My Paris Your Paris

A personal guide to the best of the city's culture and history

Author: Natalies (page 2 of 2)

A visit to the Musee du quai Branly

I’m trying hard, very hard, to be fair to the new Musee du quai Branly. My visit began well enough – a pleasant hot chocolate in the showpiece garden, watching the sun set over the nearby Eiffel Tour. Then it was downhill from there: to reach the actual galleries requires a long trudge over a dimly lit sinuous walkway, and that theme of dramatic spot lighting combined with almost total blackness was to continue throughout the visit*. I’ve never previously thought it was possible to actually “walk into a door”, that alibi for many a black eye, but I managed to do that here – very dim lighting, combined with a reflective black door, combined to make it look like a space.

And then there were the gallery staff. “No, you can’t take notes,” one insisted. When I spluttered “but this is a museum”, he repeated his insistence several times, and it was only after he marched me over to the gallery superviser, who then had to contact her superior by radio, was it established, with great reluctance, that OK, I could take notes.

But when, finally, you can focus on the exhibits (when you aren’t falling over fellow visitors in the gloom) all of the inconvenience and irritation seems worth it. There’s no doubt that here as an amazing, astonishing, spectacular collection of human creation and creativity in all of its forms.

Folowing the less than clear path suggested by the gallery design, the visitor starts in Oceania. The first item to catch my eye was a sensational piece from Papua New Guinea of a woman emerging from an eagle and a crocodile, one of those pieces that makes you feel the artist has found the shapes in the wood rather than created from scratch. An electronic display off to the side, when you find it, reveals that in Sepik River mythology, the crocodile is the creator of the physical world: from its back sprang the earth, from its mouth came the sun, and its upper jaw became the sky. It is also the ancestor of the first animals and men; scarifications on the back giving an appearance of crocodile skin are part of male initiation ceremonies.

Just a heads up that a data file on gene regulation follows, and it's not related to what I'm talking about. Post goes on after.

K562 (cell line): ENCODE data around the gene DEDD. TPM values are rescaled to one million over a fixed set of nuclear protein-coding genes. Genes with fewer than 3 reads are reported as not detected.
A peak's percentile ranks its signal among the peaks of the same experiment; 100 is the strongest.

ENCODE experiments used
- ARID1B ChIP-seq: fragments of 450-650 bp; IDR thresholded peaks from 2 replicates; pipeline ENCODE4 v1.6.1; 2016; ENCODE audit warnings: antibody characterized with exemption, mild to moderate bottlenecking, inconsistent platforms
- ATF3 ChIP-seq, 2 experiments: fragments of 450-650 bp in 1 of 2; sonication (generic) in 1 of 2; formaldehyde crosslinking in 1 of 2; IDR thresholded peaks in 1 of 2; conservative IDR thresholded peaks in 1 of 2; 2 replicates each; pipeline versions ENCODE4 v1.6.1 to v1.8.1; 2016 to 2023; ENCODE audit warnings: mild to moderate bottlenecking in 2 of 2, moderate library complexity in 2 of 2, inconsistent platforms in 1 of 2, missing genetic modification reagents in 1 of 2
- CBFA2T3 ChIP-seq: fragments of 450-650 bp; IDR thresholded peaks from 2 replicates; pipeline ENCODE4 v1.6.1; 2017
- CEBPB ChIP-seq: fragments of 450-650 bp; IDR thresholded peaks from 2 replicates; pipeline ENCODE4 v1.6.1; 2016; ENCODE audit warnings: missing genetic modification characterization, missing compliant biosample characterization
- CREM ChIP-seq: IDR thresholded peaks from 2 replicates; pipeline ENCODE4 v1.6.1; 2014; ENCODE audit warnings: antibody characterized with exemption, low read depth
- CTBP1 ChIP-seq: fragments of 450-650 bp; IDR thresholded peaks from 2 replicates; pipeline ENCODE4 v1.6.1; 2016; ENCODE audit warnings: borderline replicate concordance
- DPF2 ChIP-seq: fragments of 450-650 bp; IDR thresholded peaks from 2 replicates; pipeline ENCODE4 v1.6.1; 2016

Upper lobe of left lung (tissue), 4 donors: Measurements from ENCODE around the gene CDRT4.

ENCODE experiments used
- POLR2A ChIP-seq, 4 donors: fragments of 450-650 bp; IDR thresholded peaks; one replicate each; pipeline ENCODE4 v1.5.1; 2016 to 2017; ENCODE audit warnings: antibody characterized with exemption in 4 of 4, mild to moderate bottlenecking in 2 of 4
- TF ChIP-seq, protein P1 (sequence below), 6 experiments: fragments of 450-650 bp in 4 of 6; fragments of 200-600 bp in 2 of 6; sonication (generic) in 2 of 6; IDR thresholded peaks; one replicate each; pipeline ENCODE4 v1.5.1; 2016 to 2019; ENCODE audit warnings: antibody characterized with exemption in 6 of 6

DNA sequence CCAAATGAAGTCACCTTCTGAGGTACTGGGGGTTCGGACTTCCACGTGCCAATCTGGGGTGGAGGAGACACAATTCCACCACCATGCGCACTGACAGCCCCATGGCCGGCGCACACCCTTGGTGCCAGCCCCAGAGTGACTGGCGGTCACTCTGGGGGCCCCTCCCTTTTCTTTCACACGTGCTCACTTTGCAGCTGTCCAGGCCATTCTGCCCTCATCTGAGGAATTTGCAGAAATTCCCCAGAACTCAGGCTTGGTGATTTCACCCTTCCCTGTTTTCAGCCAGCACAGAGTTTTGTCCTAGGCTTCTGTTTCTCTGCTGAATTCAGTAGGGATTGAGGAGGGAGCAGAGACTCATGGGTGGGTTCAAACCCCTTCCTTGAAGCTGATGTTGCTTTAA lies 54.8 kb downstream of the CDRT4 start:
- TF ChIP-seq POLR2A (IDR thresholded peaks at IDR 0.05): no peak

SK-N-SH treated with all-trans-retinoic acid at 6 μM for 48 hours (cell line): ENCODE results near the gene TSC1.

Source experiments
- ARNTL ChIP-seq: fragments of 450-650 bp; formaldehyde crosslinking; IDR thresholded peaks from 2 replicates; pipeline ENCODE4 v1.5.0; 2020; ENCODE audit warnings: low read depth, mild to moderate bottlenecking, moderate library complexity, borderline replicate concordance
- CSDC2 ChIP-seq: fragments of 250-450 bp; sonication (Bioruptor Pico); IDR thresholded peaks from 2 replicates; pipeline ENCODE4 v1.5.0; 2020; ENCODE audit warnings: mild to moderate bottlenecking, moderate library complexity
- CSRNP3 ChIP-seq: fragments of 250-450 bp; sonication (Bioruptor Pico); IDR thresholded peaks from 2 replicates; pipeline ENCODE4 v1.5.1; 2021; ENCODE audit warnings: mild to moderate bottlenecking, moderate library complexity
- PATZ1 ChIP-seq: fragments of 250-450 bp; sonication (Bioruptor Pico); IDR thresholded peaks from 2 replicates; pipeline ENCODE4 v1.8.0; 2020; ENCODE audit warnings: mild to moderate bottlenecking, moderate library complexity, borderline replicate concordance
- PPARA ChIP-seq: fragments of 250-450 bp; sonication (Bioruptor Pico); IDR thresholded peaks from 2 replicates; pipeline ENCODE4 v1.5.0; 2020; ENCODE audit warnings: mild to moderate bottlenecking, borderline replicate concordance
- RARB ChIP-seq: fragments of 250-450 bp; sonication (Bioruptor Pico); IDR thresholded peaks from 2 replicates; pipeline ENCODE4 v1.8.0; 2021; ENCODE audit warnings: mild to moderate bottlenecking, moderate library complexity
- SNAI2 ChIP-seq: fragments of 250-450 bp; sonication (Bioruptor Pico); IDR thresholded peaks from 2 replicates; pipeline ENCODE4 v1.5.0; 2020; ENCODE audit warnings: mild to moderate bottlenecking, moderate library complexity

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A visit to the Place des Vosges

You don’t so much visit the Place des Vosges as be the Place des Vosges. To reach that blessed state you should stroll from the Metro Bastille, up the Rue St Antoine, then right into the Due de Birague. Then in the distance you will see that incredible warm glowing terracotta red of the brick, offset by the careful march of studied beige stone. And you are there.


To get fully into the appropriate state of mind you should then make a slow progress, a complete circuit of the arcades, stopping here and there to enjoy the objet d’art in the boutiques that line the Place. I don’t know if any academic has so named it, but there is definitely a “school of the Place des Vosges”. This is modern art, but distinctly accessible modern art.
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